Couple of cool signs you just don’t see anywhere else…

Love this sign:

And this one:

We drive to Cape Merry, rolling slowly along searching for any leftover Polar Bears or maybe a fox. No luck, but our shuttle driver is full of engaging historical information and makes the drive interesting.

We pull up to the little park at Cape Merry and are treated to a brief history lesson by one of the guides. From there, it’s back to searching for fox and bear – no luck so far.

We drop by the Churchill visitor center for a quick break and to stretch our legs. Lots of great history up there!

Next, we jump back into the shuttle and soon get word of a couple bears nearby via the radio. We zip over to the location and sure enough, we find one meandering along the coast.

There’s another van nearby and we’re all trying to snap photos as he wanders along. He stops to investigate some old buildings, then heads our way to investigate a backhoe that was left from the summer. He even stands on his hind legs at one point as he sniffs around – these bears are amazingly inquisitive.

Oh, and yes, there ARE people in the van during the part of the video when he’s only inches from the door!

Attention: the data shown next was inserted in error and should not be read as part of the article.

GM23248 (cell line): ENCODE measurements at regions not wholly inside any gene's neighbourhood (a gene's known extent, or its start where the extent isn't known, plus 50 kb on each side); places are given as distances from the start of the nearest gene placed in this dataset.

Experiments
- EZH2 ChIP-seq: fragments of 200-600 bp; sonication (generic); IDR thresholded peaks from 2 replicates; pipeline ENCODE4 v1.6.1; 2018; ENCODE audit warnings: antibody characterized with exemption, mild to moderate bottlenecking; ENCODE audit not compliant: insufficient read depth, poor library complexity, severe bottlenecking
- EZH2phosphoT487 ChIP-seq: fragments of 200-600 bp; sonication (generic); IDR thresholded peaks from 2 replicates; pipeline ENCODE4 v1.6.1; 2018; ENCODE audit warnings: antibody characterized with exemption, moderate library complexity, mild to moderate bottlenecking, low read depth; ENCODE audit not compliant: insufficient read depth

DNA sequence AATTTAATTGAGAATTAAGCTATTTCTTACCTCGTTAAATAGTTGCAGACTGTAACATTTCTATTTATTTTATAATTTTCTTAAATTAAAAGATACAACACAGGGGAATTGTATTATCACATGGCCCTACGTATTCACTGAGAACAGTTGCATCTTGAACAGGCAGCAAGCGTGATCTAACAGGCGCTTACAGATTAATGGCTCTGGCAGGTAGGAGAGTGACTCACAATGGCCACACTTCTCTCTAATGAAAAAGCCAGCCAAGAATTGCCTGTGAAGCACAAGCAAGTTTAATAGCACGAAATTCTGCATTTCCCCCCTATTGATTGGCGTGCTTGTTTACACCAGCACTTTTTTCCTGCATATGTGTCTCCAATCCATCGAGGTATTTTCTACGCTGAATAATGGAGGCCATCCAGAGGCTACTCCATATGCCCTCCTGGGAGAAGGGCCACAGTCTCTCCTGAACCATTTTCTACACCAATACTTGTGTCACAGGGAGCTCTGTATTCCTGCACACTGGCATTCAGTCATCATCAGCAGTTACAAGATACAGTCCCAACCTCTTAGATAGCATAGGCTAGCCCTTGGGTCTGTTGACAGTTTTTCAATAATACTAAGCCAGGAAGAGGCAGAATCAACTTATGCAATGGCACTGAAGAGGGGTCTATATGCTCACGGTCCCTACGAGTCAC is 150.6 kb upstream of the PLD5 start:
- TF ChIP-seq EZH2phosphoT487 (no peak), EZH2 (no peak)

I tried some shots but the temperature differential between the frigid outside air and the warm shuttle causes too many heat waves and I just can’t get a sharp image – oh well. Was still cool to have one last bear for final day.

We stopped by the Polar Bear jail too – it’s where they put the problem bears before they transport them out of the area. They tranquilize them, put ’em in jail for a few days or weeks (depends on the circumstances), then fly ’em 20+ miles up the coast. An experience they DON’T want to repeat!

Polar Bear Jail:

A trap for problem bears and annoying kids:

From there, it was off to lunch then to the airport. Sadly, our adventure was quickly coming to an end – seems like we just got started.

We had one final get-together with the group for some dinner. We said our farewells and it was off to bed, still dreaming of Polar Bears.

Day 7 was simply flying back home.


This was a fantastic trip. It certainly wasn’t my “normal” photo trip experience – not used to doing all the “tourist” stuff, but it was a nice change from my typical shoot – scout – shoot routine.

Grant had a fantastic time as well – he says it’s his favorite trip ever and I think I have to agree. I have a feeling this isn’t our last trip to the arctic. So much more to see, so much more to photograph.

I hope you enjoyed our little journey :)

Also, we’d love your feedback, so feel free to comment below.

~Steve & Grant


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2012 Polar Bear Trip Day 5

Posted on by Steve